Niruja, Nīruja: 12 definitions
Niruja means something in Hinduism, Sanskrit, Buddhism, Pali, Jainism, Prakrit, biology. If you want to know the exact meaning, history, etymology or English translation of this term then check out the descriptions on this page. Add your comment or reference to a book if you want to contribute to this summary article.
Biology (plants and animals)Source: Google Books: CRC World Dictionary (Regional names)
Niruja in India is the name of a plant defined with Saussurea costus in various botanical sources. This page contains potential references in Ayurveda, modern medicine, and other folk traditions or local practices It has the synonym Aplotaxis lappa Decaisne (among others).
Example references for further research on medicinal uses or toxicity (see latin names for full list):
· Dict. Sci. Nat. (1827)
· Annals and Magazine of Natural History (1841)
· Archives de Botanique (1833)
· CIS Chromosome Inform. Serv. (1993)
· Compositae Indicae (1876)
· Revisio Generum Plantarum (1891)
If you are looking for specific details regarding Niruja, for example extract dosage, chemical composition, health benefits, pregnancy safety, diet and recipes, side effects, have a look at these references.
This sections includes definitions from the five kingdoms of living things: Animals, Plants, Fungi, Protists and Monera. It will include both the official binomial nomenclature (scientific names usually in Latin) as well as regional spellings and variants.
Languages of India and abroad
Pali-English dictionarySource: Sutta: The Pali Text Society's Pali-English Dictionary
Nīruja, (adj.) (Sk. nīruja, nis+rujā)=nīroga Sdhp. 496. (Page 376)
Pali is the language of the Tipiṭaka, which is the sacred canon of Theravāda Buddhism and contains much of the Buddha’s speech. Closeley related to Sanskrit, both languages are used interchangeably between religions.
Sanskrit dictionarySource: Cologne Digital Sanskrit Dictionaries: Shabda-Sagara Sanskrit-English Dictionary
(-jaḥ-jā-jaṃ) Convalescent, well. n.
(-jaṃ) A sort of Costus, (C. speciosus.) E. ni implying opposition, (anti,) and ruj disease.Source: Cologne Digital Sanskrit Dictionaries: Benfey Sanskrit-English Dictionary
Nīrujā (नीरुजा).—adj., f. jā. 1. free from pain, [Suśruta] 1, 292, 14. 2. healthy, [Hitopadeśa] i. [distich] 14, M.M. Sa-ruja, adj. sick, [Sāvitryupākhyāna] 5, 79.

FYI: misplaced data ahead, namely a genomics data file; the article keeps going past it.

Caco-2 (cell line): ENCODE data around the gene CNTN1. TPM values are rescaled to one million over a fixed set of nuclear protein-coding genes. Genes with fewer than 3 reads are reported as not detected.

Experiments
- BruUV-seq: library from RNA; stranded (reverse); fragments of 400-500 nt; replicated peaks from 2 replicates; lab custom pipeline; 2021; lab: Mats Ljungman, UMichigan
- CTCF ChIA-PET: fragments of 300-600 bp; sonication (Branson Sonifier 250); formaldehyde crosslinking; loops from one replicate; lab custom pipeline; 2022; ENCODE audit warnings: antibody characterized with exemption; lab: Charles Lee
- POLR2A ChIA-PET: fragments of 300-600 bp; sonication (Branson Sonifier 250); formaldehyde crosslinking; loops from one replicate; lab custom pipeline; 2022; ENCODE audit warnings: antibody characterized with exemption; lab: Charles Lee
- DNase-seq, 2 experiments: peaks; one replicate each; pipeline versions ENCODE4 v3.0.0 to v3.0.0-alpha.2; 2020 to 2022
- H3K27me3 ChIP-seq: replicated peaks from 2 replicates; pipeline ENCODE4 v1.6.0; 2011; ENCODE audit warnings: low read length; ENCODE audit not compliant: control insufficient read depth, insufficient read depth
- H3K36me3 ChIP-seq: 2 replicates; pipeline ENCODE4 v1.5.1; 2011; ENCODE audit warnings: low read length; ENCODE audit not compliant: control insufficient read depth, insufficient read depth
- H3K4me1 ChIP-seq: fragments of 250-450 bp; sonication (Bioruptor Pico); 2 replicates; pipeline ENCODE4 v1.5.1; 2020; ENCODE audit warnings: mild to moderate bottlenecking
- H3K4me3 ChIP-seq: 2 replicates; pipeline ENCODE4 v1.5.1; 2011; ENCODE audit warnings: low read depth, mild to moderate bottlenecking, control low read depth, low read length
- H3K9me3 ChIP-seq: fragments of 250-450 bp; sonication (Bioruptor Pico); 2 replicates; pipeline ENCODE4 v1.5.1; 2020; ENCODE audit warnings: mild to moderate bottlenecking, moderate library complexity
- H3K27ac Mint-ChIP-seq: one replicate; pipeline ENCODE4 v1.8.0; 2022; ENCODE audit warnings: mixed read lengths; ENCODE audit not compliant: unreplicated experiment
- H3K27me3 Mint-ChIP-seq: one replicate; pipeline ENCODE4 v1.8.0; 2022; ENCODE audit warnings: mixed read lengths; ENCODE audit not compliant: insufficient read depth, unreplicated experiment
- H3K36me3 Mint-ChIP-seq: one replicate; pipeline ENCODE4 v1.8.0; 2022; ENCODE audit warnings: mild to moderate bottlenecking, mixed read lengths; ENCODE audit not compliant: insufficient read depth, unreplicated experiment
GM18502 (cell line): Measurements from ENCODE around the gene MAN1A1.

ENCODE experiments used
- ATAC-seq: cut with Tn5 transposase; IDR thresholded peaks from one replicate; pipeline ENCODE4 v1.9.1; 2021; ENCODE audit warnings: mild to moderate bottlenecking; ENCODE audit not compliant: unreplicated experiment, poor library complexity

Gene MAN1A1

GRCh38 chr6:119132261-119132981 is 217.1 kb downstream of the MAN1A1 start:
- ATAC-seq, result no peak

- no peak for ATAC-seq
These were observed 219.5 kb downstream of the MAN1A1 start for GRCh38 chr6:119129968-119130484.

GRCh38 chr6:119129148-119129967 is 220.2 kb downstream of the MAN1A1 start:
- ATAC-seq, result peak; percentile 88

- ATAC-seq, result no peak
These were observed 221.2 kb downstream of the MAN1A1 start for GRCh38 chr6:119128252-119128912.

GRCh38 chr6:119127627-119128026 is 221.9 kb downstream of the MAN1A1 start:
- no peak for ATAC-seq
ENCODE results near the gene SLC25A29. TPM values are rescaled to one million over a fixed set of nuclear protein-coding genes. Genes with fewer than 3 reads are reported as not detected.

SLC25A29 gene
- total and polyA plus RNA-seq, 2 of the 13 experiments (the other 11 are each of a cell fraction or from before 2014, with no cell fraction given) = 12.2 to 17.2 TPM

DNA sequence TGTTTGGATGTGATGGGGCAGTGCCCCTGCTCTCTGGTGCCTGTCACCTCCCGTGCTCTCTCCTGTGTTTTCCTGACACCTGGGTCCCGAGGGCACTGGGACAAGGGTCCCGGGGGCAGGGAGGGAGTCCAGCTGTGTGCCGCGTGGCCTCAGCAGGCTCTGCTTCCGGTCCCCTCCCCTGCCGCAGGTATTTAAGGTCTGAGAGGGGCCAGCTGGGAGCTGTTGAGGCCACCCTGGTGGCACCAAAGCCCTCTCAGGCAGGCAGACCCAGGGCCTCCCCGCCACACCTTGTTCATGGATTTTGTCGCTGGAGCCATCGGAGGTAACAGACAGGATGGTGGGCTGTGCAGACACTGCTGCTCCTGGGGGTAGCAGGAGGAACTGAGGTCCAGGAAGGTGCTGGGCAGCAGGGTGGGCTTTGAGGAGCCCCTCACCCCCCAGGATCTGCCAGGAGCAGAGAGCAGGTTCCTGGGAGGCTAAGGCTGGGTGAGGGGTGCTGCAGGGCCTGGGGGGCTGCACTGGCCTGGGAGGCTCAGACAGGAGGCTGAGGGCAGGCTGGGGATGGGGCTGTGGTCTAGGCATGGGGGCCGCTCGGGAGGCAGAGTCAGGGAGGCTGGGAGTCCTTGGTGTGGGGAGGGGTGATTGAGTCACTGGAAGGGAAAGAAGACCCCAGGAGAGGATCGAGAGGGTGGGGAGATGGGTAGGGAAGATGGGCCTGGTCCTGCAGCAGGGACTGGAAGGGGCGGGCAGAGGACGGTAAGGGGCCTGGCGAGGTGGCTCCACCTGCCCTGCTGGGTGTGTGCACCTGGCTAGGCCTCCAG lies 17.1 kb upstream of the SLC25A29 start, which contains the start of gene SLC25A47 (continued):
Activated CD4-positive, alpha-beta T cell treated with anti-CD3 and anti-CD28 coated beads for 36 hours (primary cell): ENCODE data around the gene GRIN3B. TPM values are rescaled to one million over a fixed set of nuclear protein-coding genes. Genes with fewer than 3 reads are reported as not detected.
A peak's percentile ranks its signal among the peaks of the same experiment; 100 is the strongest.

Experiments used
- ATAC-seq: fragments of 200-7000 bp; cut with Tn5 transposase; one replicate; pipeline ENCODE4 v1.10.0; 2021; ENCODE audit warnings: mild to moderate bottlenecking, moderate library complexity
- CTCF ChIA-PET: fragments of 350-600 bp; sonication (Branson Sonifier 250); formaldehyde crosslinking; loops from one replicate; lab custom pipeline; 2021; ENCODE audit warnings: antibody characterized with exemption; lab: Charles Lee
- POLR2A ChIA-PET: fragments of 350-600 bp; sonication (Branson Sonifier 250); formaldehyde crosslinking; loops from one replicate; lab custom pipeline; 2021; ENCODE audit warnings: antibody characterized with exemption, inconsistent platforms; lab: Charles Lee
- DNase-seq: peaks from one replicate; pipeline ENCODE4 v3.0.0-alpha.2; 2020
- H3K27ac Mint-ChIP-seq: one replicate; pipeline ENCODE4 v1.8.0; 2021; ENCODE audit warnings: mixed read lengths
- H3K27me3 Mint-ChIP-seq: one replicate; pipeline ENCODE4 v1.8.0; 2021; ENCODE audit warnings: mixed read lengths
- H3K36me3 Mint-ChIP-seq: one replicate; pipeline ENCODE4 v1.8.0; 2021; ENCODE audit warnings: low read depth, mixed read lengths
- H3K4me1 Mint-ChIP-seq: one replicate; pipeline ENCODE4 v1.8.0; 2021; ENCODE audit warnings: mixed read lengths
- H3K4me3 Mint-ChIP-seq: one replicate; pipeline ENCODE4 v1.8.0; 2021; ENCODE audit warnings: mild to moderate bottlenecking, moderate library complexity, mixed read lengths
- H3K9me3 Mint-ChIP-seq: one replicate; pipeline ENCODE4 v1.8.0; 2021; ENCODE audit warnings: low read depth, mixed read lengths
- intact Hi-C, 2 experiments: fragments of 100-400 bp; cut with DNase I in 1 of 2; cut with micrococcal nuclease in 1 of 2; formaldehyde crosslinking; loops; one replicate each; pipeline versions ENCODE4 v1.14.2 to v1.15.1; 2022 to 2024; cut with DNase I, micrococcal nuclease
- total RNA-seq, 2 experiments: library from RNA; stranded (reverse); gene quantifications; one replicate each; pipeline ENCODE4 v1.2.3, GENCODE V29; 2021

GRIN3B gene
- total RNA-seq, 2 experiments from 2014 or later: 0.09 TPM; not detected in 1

Nīrujā is a Sanskrit compound consisting of the terms nis and rujā (रुजा).Source: Cologne Digital Sanskrit Dictionaries: Cappeller Sanskrit-English Dictionary
Niruja (निरुज).—[adjective] free from sickness, healthy, whole-some.
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Nīruja (नीरुज).—[adjective] free from sickness, healthy, well.Source: Cologne Digital Sanskrit Dictionaries: Monier-Williams Sanskrit-English Dictionary
1) Nīruja (नीरुज):—[=nī-ruja] [from nī > niḥ] mf(ā)n. idem, [Mahābhārata; Rāmāyaṇa] etc.
2) [v.s. ...] n. a species of Costus, [cf. Lexicographers, esp. such as amarasiṃha, halāyudha, hemacandra, etc.]
3) Niruja (निरुज):—[=ni-ruja] mfn. healthy, wholesome, [Mahābhārata; Hemādri’s Caturvarga-cintāmaṇi]
4) [v.s. ...] jī-√kṛ, to make healthy, [Hemādri’s Caturvarga-cintāmaṇi] (cf. nī-r).Source: Cologne Digital Sanskrit Dictionaries: Yates Sanskrit-English Dictionary
Nīruja (नीरुज):—[nī-ruja] (jaḥ-jā-jaṃ) a. Well. n. Costus.Source: DDSA: Paia-sadda-mahannavo; a comprehensive Prakrit Hindi dictionary (S)
Niruja (निरुज) in the Sanskrit language is related to the Prakrit word: Ṇiruja.
[Sanskrit to German]
Sanskrit, also spelled संस्कृतम् (saṃskṛtam), is an ancient language of India commonly seen as the grandmother of the Indo-European language family (even English!). Closely allied with Prakrit and Pali, Sanskrit is more exhaustive in both grammar and terms and has the most extensive collection of literature in the world, greatly surpassing its sister-languages Greek and Latin.
Prakrit-English dictionarySource: DDSA: Paia-sadda-mahannavo; a comprehensive Prakrit Hindi dictionary
Ṇiruja (णिरुज) in the Prakrit language is related to the Sanskrit word: Niruja.
Prakrit is an ancient language closely associated with both Pali and Sanskrit. Jain literature is often composed in this language or sub-dialects, such as the Agamas and their commentaries which are written in Ardhamagadhi and Maharashtri Prakrit. The earliest extant texts can be dated to as early as the 4th century BCE although core portions might be older.
Kannada-English dictionarySource: Alar: Kannada-English corpus
Niruja (ನಿರುಜ):—[adjective] free from diseases; normal and healthy; sound.
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1) [noun] = ನಿರುಜೆ [niruje].
2) [noun] a healthy man.
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Nīruja (ನೀರುಜ):—[adjective] free from diseases; healthy; sound.
Kannada is a Dravidian language (as opposed to the Indo-European language family) mainly spoken in the southwestern region of India.
See also (Relevant definitions)
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